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author
supervisor
opponent
  • Universitetslektor Gamstedt, Kristofer, Kungliga Tekniska högskolan, Stockholm
organization
publishing date
type
Thesis
publication status
published
subject
keywords
Paper material, Fracture mechanics, Tensile strength, Fibre network, Continuum damage mechanics, Non-local theory
pages
93 pages
publisher
Division of Solid Mechanics
defense location
Room M:E, M-building, Ole Römersväg 1, Lund University Faculty of Engineering
defense date
2010-01-29 13:15
ISBN
978-91-628-8002-6
language
English
LU publication?
yes
id
e5871fe4-f108-471d-8a6e-f8c221d3416d (old id 1524303)
date added to LUP
2010-01-07 10:49:53
date last changed
2016-09-19 08:45:02
@phdthesis{e5871fe4-f108-471d-8a6e-f8c221d3416d,
  abstract     = {This thesis contains six papers dealing with different aspects of damage and fracture in paper. The work addresses the problem of material length scales in the context of deformation and fracture of paper materials. In Paper 1, localised failure in low-basis weight paper is studied and a fracture model based on continuum damage mechanics is presented. A gradient enhanced theory is used that incorporate a characteristic length that prevents localisation of strain into an unrealistically small volume. Damage parameters are calibrated using data from acoustic emission (AE) measurements. It is concluded that the model can be used to evaluate the influence of defect size on fracture load. From AE measurements it is concluded that an exponential damage evolution law describes the progress of damage in low-basis weight paper. In Paper 2, an optical non-contact displacement measuring system has been used in mode I fracture testing of low-density paper to determine the strain field in the crack-tip region. Immediately before final fracture, the measured normal strain perpendicular to the crack plane in the near-tip region is approximately sixty percent higher than the computed strain using elastic–plastic theory at corresponding load levels while the strain computed using a non-local damage theory is of the same order of magnitude as the experimental. Hence, it seems physically motivated to include a non-local damage theory in order to obtain agreement in strains in the fracture process zone. In Paper 3, a model describing the fracture behaviour of embossed low-basis-weight paper is presented. It is found that the model captures the development of damage along rows of embossing imprints parallel to the main crack which has been observed in experiments. The model suggests that an embossing pattern could have a toughening effect on the sheet for certain pattern dimensions and embossing pressures. In Paper 4, the deformations near a semi-infinite crack in a linear elastic random fibre network (RFN) under mode I loading is studied using a numerical network model. A square root singular deformation field (K-field) is applied on the periphery of the model domain. An important conclusion of the investigation is that the square root field breaks down in the vicinity of the tip of a main crack due to structural effects caused by the network structure. This type of distortions can not be captured by conventional local continuum mechanics. It is shown that a more realistic strain energy field may be accomplished through the use of non-local field theory. A simple relation between non-local characteristic length and structural parameters of the network is presented. In Paper 5, a closed form relation for the strain energy density in the vicinity of a macroscopic mode I crack in a random fibre network is derived using non-local continuum field theory. The model explains why open network structures seldom localise failure to small macroscopic cracks. It is found that there is a one-to-one relation between the characteristic length controlling non-local actions and the size of the smallest crack that can initiate macroscopic failure. Fibre breakage is a damage process which is active if a paper material is dense or the bonds between fibres are strong. Due to the poor statistics of single fibre measurements, the so-called zero-span strength of paper is often taken as a measure of fibre strength. In Paper 6, some analytical and numerical results concerning the zero-span testing method is presented. Of particular interest is the relationship between an apparent modulus obtained from the zero-span testing method and the elastic properties of the fibres. The apparent elasticity modulus is estimated using two energy theorems in elasto-statics in which the role of span length is explored. Analytical results, derived under the assumption that slippage between specimen and clamps does not occur, clearly show that the apparent modulus strongly depends on the span length. This is verified by the numerical results obtained using the finite element method. Tensile tests at nominal zero span were conducted and it was found that there is qualitative agreement between the experiments and the result of the analysis.},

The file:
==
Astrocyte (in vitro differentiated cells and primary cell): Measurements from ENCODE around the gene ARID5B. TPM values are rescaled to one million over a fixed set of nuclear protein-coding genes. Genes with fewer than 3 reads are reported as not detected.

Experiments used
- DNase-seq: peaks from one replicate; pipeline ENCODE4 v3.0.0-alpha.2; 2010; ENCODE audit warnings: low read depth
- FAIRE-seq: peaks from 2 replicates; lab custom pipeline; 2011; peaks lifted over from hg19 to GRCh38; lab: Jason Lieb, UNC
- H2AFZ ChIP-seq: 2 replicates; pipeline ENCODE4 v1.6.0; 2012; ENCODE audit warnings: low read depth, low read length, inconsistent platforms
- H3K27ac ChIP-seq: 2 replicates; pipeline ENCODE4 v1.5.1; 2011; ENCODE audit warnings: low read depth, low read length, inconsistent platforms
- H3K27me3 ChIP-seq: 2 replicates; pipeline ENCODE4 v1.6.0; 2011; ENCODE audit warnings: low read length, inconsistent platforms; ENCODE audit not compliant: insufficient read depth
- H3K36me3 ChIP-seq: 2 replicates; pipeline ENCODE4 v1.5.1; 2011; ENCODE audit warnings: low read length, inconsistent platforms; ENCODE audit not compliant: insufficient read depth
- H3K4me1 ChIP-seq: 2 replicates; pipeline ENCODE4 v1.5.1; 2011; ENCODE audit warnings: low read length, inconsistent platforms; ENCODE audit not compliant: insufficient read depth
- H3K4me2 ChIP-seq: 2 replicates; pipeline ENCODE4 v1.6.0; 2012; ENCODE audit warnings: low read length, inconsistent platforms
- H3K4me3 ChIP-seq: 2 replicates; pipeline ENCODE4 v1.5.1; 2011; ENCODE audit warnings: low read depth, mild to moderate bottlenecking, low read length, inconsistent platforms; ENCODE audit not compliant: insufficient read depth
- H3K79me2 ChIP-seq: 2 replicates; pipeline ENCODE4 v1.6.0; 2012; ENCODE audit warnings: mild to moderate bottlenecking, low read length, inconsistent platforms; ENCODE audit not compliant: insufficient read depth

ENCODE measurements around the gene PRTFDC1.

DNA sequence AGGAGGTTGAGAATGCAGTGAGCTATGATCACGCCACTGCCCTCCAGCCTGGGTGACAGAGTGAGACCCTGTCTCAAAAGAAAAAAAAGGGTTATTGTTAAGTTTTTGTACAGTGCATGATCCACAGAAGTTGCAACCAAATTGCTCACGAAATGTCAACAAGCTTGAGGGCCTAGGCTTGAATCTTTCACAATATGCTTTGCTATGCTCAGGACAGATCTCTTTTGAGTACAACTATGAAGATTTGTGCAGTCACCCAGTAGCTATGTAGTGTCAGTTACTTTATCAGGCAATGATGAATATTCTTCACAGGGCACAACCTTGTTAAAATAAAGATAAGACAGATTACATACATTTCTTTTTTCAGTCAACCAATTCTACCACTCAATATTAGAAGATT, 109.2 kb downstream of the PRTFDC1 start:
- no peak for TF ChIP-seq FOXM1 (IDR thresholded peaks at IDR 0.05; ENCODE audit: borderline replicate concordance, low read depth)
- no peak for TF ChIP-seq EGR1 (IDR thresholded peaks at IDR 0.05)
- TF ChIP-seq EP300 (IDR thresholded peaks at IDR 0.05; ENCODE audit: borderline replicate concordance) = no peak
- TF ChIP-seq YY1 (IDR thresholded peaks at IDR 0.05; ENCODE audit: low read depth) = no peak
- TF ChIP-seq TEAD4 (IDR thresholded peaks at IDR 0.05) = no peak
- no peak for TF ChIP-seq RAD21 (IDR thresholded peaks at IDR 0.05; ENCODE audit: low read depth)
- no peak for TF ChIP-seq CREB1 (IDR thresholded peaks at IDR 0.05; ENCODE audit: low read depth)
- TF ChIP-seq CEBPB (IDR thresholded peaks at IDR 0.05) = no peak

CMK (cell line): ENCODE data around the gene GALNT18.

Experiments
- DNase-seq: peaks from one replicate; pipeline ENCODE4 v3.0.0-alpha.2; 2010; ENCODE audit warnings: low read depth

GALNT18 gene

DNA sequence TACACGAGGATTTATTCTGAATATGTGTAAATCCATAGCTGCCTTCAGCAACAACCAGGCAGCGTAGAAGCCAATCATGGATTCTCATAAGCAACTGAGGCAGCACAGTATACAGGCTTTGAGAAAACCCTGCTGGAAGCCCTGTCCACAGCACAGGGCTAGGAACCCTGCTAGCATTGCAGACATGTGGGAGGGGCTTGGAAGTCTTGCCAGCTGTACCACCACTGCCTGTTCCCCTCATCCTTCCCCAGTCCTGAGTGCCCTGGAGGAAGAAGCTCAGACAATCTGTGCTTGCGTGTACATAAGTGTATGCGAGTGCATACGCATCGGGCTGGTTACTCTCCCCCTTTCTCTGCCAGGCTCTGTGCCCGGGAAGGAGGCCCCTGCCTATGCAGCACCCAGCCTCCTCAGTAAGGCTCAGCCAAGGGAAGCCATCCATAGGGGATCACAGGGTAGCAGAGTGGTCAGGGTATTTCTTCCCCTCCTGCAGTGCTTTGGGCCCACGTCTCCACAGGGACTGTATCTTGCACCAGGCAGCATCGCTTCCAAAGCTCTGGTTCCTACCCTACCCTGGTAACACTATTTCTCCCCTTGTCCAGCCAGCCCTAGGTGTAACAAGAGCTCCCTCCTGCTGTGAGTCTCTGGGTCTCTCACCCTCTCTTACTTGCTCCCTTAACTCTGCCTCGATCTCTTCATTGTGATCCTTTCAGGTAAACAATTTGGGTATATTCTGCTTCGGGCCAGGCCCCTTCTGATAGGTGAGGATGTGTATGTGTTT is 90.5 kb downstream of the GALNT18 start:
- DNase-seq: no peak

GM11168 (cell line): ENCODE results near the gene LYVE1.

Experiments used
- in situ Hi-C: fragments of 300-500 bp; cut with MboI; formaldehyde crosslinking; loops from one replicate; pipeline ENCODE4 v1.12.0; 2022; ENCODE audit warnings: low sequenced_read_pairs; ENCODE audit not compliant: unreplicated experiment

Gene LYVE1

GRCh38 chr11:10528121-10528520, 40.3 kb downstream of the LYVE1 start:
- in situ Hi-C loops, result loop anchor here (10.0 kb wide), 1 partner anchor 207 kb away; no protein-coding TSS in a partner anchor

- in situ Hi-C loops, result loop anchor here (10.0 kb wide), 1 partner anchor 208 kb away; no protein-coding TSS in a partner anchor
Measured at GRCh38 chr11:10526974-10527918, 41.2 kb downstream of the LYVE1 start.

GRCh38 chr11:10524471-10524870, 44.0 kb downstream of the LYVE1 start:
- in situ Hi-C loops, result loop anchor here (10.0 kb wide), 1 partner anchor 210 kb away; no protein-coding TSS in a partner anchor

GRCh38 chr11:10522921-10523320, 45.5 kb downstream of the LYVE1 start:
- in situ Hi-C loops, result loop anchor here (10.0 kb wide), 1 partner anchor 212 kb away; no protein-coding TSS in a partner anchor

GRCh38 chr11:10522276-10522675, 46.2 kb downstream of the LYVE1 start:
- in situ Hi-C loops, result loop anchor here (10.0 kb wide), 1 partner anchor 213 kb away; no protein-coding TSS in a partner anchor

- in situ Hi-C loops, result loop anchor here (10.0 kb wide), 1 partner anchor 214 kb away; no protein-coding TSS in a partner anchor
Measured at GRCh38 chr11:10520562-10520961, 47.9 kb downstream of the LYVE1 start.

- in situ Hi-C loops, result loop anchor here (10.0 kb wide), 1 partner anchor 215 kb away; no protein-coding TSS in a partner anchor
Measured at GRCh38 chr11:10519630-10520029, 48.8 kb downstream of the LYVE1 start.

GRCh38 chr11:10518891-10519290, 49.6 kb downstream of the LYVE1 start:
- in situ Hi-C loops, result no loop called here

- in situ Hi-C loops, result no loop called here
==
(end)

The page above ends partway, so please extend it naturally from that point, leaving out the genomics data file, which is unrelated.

author       = {Hägglund, Rickard},
  isbn         = {978-91-628-8002-6},
  keyword      = {Paper material,Fracture mechanics,Tensile strength,Fibre network,Continuum damage mechanics,Non-local theory},
  language     = {eng},
  pages        = {93},
  publisher    = {Division of Solid Mechanics},
  school       = {Lund University},
  title        = {Modelling Damage Evolution and Fracture of Paper Materials},
  year         = {2009},
}